It's been a little over a week since Netflix released the 10-episode first season of The Crown, but the filming for the second installment of the series depicting Queen Elizabeth II's reign and royal family is already underway. Scenes have been shot in London at what appeared to be an anti-war rally, evocative of the late '50s English political scenario.
In its first season, The Crown followed the young and recently married Princess Elizabeth as she dealt with the death of her father, King George VI, and became the British sovereign. The early years of Elizabeth's reign took center stage in the season, with some historical events and royal family drama providing an interesting background for #TheCrownSeason1.
For those of us who have already diligently binge-watched the premiere season, there's a long wait ahead before the second is released — plenty of time to speculate on how much ground it will endeavor to cover. With that in mind, here are five things we'd like to see play out in #TheCrownSeason2.
1. Suez Canal Crisis
According to writer and showrunner Peter Morgan, the decision to leave the Suez Crisis out of the first season was a last minute one and, instead of using it as a season finale, the crisis will be covered early on in Season 2. Recently, something that looked very similar to an anti-war riot was filmed for The Crown in London, which makes this the one event certain to appear on our screens next season.
The Suez Canal Crisis happened in 1956, when Egypt was invaded by Israel. In an attempt to regain control of the country and depose the Egyptian president, Britain and France combined forces and invaded Egypt as well. In the end, all three invaders were forced to withdraw their troops, and the Suez Crisis became one of the biggest foreign-relations fiascos for Great Britain.
2. Elizabeth's Prime Ministers
Things were pretty rough for Queen Elizabeth before the Conservative Party came up with its own election system. Until then, it fell upon the Queen to name the Prime Minister's successor, something that divided opinions about the Queen and her true political grasp. When the above mentioned Suez Crisis took place, PM Anthony Eden had only just taken over the government from Winston Churchill — which featured in the first season — and the crisis shook Eden more than he expected. He resigned a mere two months later, leaving the Queen once more with the hard choice of recommending a substitute.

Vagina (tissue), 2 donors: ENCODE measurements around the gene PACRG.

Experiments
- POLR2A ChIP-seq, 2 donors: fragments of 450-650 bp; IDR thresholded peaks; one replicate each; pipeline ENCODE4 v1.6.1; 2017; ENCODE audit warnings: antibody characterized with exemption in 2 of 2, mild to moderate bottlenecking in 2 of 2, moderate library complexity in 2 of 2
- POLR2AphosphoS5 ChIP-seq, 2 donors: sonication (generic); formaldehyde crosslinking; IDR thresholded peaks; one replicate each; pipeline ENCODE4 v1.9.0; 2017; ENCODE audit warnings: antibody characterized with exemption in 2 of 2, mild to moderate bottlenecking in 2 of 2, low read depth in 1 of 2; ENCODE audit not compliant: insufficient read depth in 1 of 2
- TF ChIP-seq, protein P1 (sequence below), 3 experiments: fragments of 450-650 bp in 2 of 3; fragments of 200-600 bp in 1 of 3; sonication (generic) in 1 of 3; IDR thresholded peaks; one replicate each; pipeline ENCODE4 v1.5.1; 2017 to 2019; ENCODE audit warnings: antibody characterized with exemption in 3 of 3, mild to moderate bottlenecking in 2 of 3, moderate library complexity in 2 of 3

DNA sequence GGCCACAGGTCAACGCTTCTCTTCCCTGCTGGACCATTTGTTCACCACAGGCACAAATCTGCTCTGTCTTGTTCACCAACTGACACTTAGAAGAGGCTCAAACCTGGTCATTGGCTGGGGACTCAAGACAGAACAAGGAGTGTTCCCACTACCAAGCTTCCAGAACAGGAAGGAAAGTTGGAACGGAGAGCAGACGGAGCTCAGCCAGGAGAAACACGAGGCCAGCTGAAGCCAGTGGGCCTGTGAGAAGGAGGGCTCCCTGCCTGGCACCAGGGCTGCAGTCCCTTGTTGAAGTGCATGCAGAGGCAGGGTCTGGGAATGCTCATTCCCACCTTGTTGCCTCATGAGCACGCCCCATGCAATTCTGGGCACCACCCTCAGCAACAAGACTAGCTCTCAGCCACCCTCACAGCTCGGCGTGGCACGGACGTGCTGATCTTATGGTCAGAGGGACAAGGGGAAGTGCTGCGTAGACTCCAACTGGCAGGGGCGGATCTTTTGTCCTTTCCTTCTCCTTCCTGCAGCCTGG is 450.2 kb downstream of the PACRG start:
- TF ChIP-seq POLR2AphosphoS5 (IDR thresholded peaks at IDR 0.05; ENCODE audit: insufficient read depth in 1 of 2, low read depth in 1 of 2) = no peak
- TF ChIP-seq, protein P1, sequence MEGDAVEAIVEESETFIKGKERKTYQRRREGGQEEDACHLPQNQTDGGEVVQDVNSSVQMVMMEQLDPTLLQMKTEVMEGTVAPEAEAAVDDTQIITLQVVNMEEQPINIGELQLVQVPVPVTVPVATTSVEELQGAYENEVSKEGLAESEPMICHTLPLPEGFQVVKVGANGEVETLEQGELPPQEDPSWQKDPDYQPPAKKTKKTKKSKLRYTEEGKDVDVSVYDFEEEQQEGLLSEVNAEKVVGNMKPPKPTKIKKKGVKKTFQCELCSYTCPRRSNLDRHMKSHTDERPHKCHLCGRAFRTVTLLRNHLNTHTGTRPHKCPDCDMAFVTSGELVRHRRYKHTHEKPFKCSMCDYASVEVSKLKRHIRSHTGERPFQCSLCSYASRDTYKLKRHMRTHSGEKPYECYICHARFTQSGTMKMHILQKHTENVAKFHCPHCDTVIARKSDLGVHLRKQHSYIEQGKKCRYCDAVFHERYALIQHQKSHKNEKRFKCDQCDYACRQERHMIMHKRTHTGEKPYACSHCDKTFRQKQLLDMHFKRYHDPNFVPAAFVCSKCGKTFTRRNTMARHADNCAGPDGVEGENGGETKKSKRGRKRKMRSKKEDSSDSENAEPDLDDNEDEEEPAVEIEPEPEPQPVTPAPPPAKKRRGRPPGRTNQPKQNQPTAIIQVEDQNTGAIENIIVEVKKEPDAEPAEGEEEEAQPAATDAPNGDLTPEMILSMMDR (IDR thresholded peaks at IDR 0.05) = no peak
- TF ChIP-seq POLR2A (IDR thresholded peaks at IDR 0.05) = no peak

From 1955 to 1965 — the possible period to be covered in The Crown's second season — there were four Prime Ministers in England: Anthony Eden, Harold Macmillan, Alec Douglas-Home and the first Labor PM since 1951, Harold Wilson.
3. Prince Philip's Turn Around
Prince Philip's night life and possible extra-marital affairs were hinted at in the first season, but by the season finale Phillip was sent on a two-year tour that would give him time to better adjust to his role as consort to the Queen of England. The Crown Season 2 will depict a much more family-inclined Philip, especially since his private secretary — and favorite wing-man — Mike Parker left the Prince's service right after Philip's tour ended, because Mike's wife filed for divorce.
The Crown — and the world — needs Philip to clean up his act, since he and the Queen are supposed to have two more children in the seasons to come.
4. Royal Babies
Season 1 showed a young Prince Charles and his sister, Princess Anne, but those aren't the only offspring of Elizabeth and Prince Philip. Season 2 is bound to feature the birth of at least one other Prince, Andrew — born in 1960. But, it's also possible that the last of Queen Elizabeth's children, Prince Edward, will make it into next season as well.
Even the Queen's sister, Princess Margaret, might give birth in the second season of The Crown — sadly, Peter Townsend won't be the father, though.
5. Princess Margaret's Marriage
Margaret's doomed love story with Group Captain Townsend featured heavily in the first season and, since we know they broke things off by the finale, it's time to see Margaret moving forward. The Princess had vowed never to love another man, but since Group Captain Townsend made arrangements to remarry (with a Belgian bride who looked a lot like the Princess), Margaret soon accepted a marriage proposal from Anthony Armstrong-Jones.
The romance and the subsequent engagement announcement took the press by surprise in 1960, but they soon recovered and Margaret's was the first royal wedding to be broadcast on TV. The couple went on to have two children, David in 1961, and Lady Sarah in 1964, who will likely be a part of The Crown Season 2 as well.
More on #TheCrown:
- Heavy Is The Head That Wears The Crown: Which Of These Actresses Played The Best Queen?
- 5 Reasons Why You Should Binge-Watch 'The Crown' Right Now!
The Crown showrunners plan to cover roughly 10 years of Elizabeth's life per season. The first installment may have only touched on three years of Elizabeth's reign (1952 – 1955), but her childhood, her romance with Philip and their early years as a married couple and her ascension to power made Season 1 longer than a 10-year span. Season 2 will have many internal and foreign crises to cover, along with the usual royal drama and, hopefully, some more delightful insights into Elizabeth's private life. If The Crown Season 1 is any indication, the second season will have expectations set very high.
Is Netflix's The Crown your newest guilty pleasure? What did you make of the first season?